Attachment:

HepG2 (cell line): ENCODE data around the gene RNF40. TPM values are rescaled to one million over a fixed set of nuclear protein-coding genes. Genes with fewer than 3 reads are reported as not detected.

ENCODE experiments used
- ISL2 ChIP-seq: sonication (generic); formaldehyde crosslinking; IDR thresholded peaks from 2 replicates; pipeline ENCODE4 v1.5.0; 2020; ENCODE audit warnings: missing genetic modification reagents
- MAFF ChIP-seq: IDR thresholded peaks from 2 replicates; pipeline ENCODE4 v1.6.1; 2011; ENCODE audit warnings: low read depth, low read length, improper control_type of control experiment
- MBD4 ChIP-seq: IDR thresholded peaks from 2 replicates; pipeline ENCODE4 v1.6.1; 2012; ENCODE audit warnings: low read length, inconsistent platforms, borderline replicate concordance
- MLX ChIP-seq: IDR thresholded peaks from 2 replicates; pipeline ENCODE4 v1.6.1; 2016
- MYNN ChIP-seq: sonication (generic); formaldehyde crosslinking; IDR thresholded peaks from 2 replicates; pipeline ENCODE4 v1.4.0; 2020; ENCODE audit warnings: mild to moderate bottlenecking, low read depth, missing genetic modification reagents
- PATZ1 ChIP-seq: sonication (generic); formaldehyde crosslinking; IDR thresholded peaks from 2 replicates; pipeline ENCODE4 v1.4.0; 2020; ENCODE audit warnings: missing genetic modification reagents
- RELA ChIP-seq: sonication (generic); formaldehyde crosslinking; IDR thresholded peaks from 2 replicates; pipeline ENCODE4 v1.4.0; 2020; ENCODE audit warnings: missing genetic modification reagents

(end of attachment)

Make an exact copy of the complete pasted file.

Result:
HepG2 (cell line): ENCODE data around the gene RNF40. TPM values are rescaled to one million over a fixed set of nuclear protein-coding genes. Genes with fewer than 3 reads are reported as not detected.

ENCODE experiments used
- ISL2 ChIP-seq: sonication (generic); formaldehyde crosslinking; IDR thresholded peaks from 2 replicates; pipeline ENCODE4 v1.5.0; 2020; ENCODE audit warnings: missing genetic modification reagents
- MAFF ChIP-seq: IDR thresholded peaks from 2 replicates; pipeline ENCODE4 v1.6.1; 2011; ENCODE audit warnings: low read depth, low read length, improper control_type of control experiment
- MBD4 ChIP-seq: IDR thresholded peaks from 2 replicates; pipeline ENCODE4 v1.6.1; 2012; ENCODE audit warnings: low read length, inconsistent platforms, borderline replicate concordance
- MLX ChIP-seq: IDR thresholded peaks from 2 replicates; pipeline ENCODE4 v1.6.1; 2016
- MYNN ChIP-seq: sonication (generic); formaldehyde crosslinking; IDR thresholded peaks from 2 replicates; pipeline ENCODE4 v1.4.0; 2020; ENCODE audit warnings: mild to moderate bottlenecking, low read depth, missing genetic modification reagents
- PATZ1 ChIP-seq: sonication (generic); formaldehyde crosslinking; IDR thresholded peaks from 2 replicates; pipeline ENCODE4 v1.4.0; 2020; ENCODE audit warnings: missing genetic modification reagents
- RELA ChIP-seq: sonication (generic); formaldehyde crosslinking; IDR thresholded peaks from 2 replicates; pipeline ENCODE4 v1.4.0; 2020; ENCODE audit warnings: missing genetic modification reagents